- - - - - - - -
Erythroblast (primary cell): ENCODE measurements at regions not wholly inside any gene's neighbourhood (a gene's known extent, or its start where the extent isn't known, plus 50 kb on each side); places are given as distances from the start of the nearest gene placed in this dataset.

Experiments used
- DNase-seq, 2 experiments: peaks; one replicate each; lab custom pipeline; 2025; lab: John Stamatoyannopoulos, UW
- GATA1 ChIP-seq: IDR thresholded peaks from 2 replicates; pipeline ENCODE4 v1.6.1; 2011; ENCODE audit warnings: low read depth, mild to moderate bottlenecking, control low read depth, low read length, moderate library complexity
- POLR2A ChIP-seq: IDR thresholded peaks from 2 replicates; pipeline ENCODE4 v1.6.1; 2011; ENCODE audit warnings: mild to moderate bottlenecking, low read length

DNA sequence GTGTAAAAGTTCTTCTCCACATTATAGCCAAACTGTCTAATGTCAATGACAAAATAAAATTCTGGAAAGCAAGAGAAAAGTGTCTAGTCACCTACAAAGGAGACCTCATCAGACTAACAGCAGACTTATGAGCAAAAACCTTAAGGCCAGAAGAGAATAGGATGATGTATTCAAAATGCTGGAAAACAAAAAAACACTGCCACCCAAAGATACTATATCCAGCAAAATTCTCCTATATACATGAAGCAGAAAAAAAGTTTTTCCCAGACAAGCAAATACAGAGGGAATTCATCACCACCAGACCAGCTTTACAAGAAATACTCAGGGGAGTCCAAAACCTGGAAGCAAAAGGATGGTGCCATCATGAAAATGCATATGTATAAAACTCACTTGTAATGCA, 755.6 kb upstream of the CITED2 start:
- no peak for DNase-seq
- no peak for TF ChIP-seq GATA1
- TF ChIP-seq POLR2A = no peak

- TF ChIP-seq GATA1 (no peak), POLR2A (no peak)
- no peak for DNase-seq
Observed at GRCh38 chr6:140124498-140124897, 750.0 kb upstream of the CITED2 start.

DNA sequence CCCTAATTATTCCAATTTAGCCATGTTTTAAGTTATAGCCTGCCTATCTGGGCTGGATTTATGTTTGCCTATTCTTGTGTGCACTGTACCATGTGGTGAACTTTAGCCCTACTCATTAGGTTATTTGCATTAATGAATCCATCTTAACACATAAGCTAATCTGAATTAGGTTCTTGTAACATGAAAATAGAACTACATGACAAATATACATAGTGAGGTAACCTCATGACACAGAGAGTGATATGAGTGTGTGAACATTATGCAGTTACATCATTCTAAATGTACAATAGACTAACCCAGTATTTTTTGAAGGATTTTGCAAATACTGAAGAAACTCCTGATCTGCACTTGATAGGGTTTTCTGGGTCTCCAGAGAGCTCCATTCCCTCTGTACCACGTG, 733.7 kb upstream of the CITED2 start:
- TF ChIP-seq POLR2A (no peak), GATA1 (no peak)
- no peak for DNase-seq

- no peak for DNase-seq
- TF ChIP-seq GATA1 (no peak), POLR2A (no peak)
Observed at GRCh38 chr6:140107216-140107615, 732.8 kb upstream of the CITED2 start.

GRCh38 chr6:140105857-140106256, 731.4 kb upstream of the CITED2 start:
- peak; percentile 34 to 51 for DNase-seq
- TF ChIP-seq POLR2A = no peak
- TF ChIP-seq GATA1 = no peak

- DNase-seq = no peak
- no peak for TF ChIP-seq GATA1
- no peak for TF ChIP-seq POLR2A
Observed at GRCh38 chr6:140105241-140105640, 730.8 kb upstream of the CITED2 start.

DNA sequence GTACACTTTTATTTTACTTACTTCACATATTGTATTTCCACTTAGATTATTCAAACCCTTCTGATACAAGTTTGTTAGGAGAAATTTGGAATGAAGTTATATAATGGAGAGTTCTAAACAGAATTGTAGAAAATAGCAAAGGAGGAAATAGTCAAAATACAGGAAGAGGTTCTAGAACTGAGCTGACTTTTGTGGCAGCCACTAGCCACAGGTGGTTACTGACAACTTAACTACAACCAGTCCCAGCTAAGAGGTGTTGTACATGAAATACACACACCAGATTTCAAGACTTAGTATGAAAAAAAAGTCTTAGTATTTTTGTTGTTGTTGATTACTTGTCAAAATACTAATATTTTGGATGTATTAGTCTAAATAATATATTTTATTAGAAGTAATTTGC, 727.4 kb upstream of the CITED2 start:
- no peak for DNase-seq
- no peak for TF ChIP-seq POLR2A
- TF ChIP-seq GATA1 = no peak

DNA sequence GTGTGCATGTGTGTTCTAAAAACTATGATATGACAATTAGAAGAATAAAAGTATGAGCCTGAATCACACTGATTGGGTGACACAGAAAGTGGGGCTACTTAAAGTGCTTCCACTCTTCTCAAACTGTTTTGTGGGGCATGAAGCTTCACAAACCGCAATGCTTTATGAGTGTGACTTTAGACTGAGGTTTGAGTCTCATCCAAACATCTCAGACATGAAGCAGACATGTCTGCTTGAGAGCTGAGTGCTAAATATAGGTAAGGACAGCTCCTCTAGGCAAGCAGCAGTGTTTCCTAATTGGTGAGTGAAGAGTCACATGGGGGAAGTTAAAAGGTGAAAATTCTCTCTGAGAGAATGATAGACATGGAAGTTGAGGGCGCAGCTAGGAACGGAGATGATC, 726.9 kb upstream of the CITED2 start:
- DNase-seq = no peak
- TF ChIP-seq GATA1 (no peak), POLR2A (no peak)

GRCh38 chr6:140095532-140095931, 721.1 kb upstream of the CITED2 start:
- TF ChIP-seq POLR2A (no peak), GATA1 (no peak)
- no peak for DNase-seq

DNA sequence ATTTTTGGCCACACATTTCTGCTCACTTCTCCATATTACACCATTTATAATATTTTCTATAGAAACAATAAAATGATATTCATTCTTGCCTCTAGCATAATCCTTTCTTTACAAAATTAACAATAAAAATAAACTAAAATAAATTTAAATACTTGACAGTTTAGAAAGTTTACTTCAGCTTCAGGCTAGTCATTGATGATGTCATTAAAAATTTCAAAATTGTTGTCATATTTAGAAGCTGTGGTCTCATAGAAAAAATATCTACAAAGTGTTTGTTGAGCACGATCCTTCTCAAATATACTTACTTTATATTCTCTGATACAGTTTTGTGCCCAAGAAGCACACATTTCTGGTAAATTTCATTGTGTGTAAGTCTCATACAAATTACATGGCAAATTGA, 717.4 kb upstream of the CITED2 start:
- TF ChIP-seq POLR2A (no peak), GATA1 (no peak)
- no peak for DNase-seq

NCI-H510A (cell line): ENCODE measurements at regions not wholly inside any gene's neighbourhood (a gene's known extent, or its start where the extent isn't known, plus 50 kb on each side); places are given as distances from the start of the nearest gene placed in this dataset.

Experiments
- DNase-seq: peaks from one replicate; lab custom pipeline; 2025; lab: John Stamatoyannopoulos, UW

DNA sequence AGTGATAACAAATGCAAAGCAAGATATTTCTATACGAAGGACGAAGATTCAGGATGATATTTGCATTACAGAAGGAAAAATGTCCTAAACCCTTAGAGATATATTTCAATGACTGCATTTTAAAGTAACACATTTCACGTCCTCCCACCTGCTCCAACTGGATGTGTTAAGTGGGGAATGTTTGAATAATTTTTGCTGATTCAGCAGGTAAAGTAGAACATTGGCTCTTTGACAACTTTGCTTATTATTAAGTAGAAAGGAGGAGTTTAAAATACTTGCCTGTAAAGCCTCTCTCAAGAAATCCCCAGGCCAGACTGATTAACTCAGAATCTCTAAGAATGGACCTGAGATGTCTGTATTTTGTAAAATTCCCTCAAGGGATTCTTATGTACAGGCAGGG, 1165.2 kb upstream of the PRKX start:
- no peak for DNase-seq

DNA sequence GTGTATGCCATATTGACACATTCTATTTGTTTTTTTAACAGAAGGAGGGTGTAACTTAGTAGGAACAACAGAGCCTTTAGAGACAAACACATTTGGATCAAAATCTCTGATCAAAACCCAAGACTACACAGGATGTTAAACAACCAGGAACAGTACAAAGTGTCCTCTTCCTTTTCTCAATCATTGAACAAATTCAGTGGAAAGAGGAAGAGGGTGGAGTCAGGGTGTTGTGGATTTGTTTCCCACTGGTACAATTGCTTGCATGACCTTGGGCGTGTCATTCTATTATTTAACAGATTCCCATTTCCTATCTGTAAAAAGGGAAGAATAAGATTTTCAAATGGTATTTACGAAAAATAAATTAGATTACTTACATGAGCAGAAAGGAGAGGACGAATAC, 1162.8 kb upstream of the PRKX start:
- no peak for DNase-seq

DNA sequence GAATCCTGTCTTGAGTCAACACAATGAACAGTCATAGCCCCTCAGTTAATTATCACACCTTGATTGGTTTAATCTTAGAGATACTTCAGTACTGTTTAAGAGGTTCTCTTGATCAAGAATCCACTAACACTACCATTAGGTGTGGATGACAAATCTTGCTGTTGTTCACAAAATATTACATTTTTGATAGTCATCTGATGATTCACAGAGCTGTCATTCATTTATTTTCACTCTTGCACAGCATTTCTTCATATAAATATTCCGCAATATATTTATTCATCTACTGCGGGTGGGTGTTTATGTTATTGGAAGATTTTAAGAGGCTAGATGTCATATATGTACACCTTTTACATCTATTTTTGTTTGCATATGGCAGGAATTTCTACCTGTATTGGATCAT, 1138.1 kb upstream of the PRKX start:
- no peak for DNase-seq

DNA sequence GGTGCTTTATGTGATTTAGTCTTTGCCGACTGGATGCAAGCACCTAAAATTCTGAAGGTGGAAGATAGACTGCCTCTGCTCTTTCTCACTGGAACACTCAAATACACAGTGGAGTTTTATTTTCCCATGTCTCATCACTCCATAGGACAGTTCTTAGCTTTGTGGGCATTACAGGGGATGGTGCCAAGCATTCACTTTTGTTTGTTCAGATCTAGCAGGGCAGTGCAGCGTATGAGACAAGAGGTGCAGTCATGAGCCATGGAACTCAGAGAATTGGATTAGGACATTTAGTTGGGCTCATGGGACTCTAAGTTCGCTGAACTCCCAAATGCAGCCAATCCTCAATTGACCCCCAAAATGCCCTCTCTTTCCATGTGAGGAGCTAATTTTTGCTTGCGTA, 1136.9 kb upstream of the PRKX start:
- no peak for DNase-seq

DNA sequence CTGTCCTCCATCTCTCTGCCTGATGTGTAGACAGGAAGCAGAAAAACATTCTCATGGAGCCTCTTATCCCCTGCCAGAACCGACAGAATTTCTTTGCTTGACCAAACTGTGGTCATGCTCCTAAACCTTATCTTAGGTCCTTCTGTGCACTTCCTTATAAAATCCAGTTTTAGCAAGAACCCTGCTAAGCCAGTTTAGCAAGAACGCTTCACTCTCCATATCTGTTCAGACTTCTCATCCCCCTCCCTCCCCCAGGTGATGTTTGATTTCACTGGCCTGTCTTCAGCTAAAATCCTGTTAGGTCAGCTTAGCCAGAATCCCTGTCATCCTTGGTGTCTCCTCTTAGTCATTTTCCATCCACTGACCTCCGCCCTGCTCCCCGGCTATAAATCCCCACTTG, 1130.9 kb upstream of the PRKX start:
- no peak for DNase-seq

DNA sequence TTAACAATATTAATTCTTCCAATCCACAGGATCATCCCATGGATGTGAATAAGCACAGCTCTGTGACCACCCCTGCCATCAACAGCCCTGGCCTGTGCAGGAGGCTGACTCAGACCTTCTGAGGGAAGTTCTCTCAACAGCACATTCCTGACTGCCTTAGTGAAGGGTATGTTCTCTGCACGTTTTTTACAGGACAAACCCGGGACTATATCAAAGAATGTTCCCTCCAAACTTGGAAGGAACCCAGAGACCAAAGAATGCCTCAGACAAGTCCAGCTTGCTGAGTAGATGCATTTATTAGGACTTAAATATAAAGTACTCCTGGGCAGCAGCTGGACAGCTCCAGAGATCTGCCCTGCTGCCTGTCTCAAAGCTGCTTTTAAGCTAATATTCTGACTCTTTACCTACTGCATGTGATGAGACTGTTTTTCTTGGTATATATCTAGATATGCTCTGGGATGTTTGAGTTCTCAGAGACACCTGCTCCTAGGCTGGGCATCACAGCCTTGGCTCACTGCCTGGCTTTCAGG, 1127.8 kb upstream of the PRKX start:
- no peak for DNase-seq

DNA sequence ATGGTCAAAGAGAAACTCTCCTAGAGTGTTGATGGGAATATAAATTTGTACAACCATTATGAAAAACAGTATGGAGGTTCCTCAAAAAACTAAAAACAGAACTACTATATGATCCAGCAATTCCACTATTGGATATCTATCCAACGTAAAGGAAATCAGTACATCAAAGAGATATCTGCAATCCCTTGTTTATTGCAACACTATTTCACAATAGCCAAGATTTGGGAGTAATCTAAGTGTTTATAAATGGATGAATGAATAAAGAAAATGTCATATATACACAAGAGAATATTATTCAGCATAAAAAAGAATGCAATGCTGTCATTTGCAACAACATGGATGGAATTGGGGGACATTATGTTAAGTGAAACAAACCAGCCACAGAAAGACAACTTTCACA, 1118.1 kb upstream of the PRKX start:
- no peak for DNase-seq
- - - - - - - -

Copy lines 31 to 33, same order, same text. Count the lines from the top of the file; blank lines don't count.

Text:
DNA sequence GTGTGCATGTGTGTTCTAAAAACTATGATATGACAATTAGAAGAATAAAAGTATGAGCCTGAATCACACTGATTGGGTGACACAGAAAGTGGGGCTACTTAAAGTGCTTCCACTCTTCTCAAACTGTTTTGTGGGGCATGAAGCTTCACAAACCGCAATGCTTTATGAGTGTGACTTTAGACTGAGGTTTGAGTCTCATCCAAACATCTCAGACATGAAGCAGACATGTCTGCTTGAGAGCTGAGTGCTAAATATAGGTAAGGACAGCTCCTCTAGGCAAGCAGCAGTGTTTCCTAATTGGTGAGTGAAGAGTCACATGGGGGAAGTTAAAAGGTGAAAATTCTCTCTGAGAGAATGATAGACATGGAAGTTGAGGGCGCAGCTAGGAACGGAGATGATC, 726.9 kb upstream of the CITED2 start:
- DNase-seq = no peak
- TF ChIP-seq GATA1 (no peak), POLR2A (no peak)